Windows to Unix connectivity is not a trivial matter. X-Windows and NFS -- two of the most common Unix connectivity needs -- are labour-intensive to install and complex to configure. WRQ's Reflection Suite for X minimised the complexity of administering X, and now WRQ has applied its intelligent X-connectivity approach to NFS with its NFS Gateway for Windows NT 7.00, beta 1.
The result is impressive. The NFS Gateway for Windows NT installs on the NT server, mounts, then re-shares NFS from a Unix or VMS host. Once NT shares the drive, Windows 95 and NT users can easily connect to it through their Network Neighbourhood.
However, there are some trade-offs for this connectivity. Performance is nowhere near what it would be if the shared drive were local on the NT server. You could try to tweak network performance a bit, but you'll still find NFS slower than NT file sharing. Secondly, you'll have to spend some time setting up your user information so that it can adequately control access to files on the NFS server.
Fortunately, WRQ built a lot of user flexibility into the NFS Gateway to facilitate different access-control needs. But the NFS Gateway appears to be a bit of a resource hog on the NT side -- if you have many users (more than 30) doing intensive NFS operations, you'll find yourself adding NT servers to handle the NFS Gateway traffic.
One attraction of WRQ's X-server product is its no nonsense approach to configuration. A wizard walks you through the setup, even scanning the host for X-applications for you to select. WRQ has certainly carried the same philosophy into the NFS Gateway. The configuration process is highly intuitive, with a wizard prompting for the NT and Unix hosts, as well as the NFS file system to share.
NFS Gateway also offers options for how you can make the drive available under NT. You can create a shared connection to the drive or a connection that only appears on the NT server. This can come in handy if you need to administer files on the NFS server but don't want those files to be shared on the Windows network.
Rough around the edges
I tested the beta 1 version of NFS Gateway and noticed few problems. One glitch that did occur was that the system I tested on -- with 32MB of RAM and a 200MHz Pentium with MMX -- seemed to be low on memory with just one user connected to NFS Gateway and nothing else running on the system. At one point, the system blue-screened when I opened Internet Explorer and tried to access a Web site.
I also encountered an error during performance testing. The system running NFS Gateway refused to copy my large test directory to the NFS mounted drive. Hopefully, WRQ will resolve these problems in the release version.
Limited to NFS performance
I tested performance by copying a 35.1MB directory tree with 4424 files and directories from an NT client to the NFS server through NFS Gateway. I then tested the same copy from the NT client to a local directory shared from the NT server. I also attempted to copy the directory from an NFS Gateway machine to the NFS server, which failed with an error message.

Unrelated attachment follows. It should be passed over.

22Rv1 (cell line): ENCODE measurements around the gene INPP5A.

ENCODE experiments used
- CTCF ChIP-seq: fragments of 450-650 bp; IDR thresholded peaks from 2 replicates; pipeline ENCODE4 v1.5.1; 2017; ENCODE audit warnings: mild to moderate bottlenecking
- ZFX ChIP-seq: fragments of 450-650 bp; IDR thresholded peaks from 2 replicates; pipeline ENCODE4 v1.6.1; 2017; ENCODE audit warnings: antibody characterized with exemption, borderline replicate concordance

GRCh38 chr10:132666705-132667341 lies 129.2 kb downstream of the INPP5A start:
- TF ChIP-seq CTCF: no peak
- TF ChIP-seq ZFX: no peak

I found that the copy job took six minutes and 20 seconds going from the NT client through NFS Gateway to the NFS server. By comparison, the same copy job took three minutes and five seconds going from the NT client to the NT server's local drive. Obviously, there's twice as much network traffic on NFS Gateway when it's writing to the NFS server, but the performance hit is still significant.
WRQ's NFS Gateway for Windows NT might not solve all of your Unix connectivity issues, but the fact that it gives Windows clients access to NFS resources with no additional software on the client side is impressive.
If raw performance is your primary concern, you should try other solutions. But if you are migrating applications from Unix to NT, the NFS Gateway can ease the transition -- and it's definitely a cost-effective solution for simply granting Windows users access to your NFS resources. With management ease, NFS Gateway fills a gap in the Unix/NT connectivity market.
Reflection NFS Gateway for Windows NT 7.00, beta 1Reflection NFS Gateway gives Windows users access to Unix Network File System (NFS) resources without having to install any software on the client. Although it suffers from slower performance, NFS Gateway can be invaluable for administrators in mixed environments.
Pros: Simple to configure; flexible securityoptions; multiple disk mounting optionsCons: Appears to take significant systemresources; slower than sharing data fromNT; delivers limitations of NFS to WindowsclientsPlatforms: Windows NT 4.0 with ServicePack 3Ship date: MayPrice: $180 per seat (concurrent licence)Megatec Tel (02) 9955 6150 Fax (02) 9955 8178 www.megatec.com.au